Stocks edged higher to new records this week despite the Iran scare. (Or maybe because Iran’s response proved the Gulf republic knows it has more to fear than us.)
Wall Street bulls are touting the gains made by stocks in the first five days of 2020 . Near market close on Wednesday, CNBC Markets pumped:
Stocks finished the first five trading days of 2020 higher, setting up for potentially strong performance in the full year, based on an old Wall Street indicator.
They point to the Stock Market Almanac’s finding of a correlation in past years between first five day stock gains and year-end gains
When stocks finish that period higher, the S&P 500 has been positive 82% of the time at year-end with an average gain of 13.6%, according to Stock Trader’s Almanac and CNBC calculations.
But a serious analysis of this “indicator” shows it’s not much better than clutching your lucky rabbit’s foot and hoping for the best, or consulting a Magic 8-ball.
Before looking at the simple reason why this indicator doesn’t hold much water, it’s worth noting that the stock market’s 5-day gain was very tepid.
On Jan. 2, the new year’s first day of trading, the Dow Jones opened at 28,638.97. Five trading days later, it closed at 28,745.09 for a 0.37% gain . Over that period, the S&P 500 index rose a mere 8 points from 3,244.67 to 3,253.05 for a measly 0.25% gain .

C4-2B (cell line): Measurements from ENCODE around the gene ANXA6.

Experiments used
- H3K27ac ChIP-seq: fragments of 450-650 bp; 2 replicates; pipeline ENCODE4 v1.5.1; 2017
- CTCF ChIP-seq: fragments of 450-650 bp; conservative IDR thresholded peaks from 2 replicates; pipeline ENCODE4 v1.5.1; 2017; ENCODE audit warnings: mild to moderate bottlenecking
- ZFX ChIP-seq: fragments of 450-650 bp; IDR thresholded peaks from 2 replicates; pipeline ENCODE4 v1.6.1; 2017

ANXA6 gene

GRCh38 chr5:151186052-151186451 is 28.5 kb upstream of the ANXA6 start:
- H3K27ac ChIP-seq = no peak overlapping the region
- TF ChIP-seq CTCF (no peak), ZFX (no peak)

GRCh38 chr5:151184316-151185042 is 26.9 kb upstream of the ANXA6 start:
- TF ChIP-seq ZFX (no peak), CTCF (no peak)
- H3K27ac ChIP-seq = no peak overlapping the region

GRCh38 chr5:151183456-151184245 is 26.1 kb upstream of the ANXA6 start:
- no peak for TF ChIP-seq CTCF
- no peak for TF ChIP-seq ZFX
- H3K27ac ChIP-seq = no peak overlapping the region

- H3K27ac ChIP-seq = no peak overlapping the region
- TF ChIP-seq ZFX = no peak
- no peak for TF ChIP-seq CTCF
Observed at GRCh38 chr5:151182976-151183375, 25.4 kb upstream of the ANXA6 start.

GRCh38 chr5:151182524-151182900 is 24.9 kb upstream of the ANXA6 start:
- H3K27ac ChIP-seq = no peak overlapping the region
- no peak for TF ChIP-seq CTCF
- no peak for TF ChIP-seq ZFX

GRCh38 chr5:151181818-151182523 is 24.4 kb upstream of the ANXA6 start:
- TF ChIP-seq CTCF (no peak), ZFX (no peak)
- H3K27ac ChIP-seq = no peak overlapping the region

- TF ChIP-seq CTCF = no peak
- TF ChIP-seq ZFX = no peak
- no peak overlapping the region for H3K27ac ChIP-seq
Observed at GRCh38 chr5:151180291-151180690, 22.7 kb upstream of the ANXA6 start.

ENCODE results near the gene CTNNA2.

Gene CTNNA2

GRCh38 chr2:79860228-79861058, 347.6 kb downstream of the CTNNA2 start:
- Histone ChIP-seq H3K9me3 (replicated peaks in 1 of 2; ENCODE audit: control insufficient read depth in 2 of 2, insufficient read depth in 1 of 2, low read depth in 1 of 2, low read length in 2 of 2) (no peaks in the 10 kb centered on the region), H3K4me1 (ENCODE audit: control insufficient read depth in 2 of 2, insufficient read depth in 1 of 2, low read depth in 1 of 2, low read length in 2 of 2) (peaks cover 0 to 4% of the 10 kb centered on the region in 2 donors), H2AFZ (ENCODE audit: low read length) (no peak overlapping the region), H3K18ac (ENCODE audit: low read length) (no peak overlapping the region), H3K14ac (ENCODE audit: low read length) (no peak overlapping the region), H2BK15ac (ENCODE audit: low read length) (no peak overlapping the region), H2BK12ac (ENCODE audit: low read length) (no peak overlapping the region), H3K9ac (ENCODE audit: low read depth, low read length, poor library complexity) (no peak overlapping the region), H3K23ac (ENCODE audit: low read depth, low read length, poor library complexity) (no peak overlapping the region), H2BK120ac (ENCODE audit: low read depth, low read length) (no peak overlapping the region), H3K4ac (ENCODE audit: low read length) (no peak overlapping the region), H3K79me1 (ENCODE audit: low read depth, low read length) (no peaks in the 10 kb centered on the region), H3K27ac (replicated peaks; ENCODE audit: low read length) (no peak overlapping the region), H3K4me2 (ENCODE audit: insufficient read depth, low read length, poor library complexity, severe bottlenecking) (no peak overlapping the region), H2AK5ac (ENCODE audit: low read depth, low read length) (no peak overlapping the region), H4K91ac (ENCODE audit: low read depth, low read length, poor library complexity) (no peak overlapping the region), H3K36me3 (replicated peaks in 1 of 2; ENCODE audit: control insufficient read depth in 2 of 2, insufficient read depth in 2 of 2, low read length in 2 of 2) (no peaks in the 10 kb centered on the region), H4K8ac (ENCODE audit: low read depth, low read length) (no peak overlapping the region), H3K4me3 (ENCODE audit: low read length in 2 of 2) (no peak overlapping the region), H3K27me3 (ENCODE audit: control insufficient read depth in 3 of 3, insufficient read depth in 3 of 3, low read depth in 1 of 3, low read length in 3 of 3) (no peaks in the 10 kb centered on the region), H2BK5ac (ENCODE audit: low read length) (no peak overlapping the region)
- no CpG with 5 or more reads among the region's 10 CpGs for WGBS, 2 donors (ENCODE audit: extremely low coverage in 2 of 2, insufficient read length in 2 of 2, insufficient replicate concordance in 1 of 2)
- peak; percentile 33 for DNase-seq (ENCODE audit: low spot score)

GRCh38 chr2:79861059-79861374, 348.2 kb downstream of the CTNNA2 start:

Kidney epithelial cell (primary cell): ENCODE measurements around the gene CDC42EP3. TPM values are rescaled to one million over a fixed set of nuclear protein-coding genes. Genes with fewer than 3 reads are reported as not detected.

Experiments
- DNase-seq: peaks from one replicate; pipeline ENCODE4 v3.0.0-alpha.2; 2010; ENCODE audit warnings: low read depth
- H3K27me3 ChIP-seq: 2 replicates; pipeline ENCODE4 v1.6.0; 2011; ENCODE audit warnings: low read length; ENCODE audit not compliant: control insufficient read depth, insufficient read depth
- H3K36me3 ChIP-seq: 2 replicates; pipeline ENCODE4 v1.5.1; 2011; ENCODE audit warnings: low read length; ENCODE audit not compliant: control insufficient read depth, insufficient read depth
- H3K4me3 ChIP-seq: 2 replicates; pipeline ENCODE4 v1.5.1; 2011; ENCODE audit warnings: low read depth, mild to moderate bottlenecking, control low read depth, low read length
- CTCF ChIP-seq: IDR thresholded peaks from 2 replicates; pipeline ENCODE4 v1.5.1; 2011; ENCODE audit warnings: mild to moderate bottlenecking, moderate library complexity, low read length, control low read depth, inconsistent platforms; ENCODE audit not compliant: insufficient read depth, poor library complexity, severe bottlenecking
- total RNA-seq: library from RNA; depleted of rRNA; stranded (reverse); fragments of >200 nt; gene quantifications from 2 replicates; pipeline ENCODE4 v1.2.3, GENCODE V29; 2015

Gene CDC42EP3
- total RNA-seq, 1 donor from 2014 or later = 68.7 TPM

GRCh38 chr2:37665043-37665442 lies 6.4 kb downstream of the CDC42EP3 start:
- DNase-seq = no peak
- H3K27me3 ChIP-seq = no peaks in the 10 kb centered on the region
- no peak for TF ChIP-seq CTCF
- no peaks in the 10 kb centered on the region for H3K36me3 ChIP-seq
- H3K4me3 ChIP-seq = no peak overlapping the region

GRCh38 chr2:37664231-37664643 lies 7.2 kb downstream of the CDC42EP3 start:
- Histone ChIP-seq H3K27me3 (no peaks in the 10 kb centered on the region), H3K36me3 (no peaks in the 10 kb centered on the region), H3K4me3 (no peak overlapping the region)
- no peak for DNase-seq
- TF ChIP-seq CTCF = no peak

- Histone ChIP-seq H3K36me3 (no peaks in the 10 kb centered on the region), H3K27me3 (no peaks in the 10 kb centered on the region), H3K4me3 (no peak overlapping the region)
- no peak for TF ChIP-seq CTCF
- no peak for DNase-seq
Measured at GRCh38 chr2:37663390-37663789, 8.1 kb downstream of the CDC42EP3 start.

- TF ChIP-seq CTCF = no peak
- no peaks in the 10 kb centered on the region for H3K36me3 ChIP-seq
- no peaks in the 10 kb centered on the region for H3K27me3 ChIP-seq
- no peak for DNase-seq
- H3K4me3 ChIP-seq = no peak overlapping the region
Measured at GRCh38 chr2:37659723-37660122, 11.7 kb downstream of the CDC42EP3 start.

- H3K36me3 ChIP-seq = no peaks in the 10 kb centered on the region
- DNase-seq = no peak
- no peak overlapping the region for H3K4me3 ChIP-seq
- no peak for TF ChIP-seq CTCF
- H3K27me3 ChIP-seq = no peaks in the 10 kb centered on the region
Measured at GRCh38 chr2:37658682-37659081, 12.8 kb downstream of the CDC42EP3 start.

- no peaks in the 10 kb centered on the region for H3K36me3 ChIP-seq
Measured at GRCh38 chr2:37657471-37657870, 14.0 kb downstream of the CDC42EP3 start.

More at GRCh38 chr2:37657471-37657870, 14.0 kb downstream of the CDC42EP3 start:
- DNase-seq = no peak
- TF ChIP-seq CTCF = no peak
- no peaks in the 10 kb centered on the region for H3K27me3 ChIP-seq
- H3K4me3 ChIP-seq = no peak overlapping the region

The Nasdaq Composite took the most ground with a 0.99% increase from 9,039.46 to 9,129.24 . So the stock market finished the first five days only barely higher.
And more importantly, based on the typical odds of an up year regardless of how stocks do the first five days, the indicator is not significant within the 95% confidence interval.
CNBC’s bullish graph above only goes back to 1999. Its bullish correlation of first five day gains translating to year-end gains 82% of the time goes back to 1950.
In 2012, a MarketWatch analyst pointed out if you look at the indicator for the Dow, and include all the data points going back to the late 1800s, the Dow had advanced at year-end 69% of the years it gained in the first five days. But it also rose in 65% of all years regardless of first five day performance .
Furthermore, since 1970 the Dow is more likely to gain in a year following a first five day loss. So this indicator can be framed in just the right way to sound good for markets, but it doesn’t actually tell us much of anything.
People taking these kinds of stories as investment or trading advice might as well consult their horoscope for stock tips. As the standard disclaimer goes:
Past performance is no guarantee of future results.
Even if we concede there is some merit to the first five day indicator, it’s at best a statistical composite of a theoretical “typical year. This year isn’t “the typical year.” It’s 2020, and stocks have never been more overvalued in history.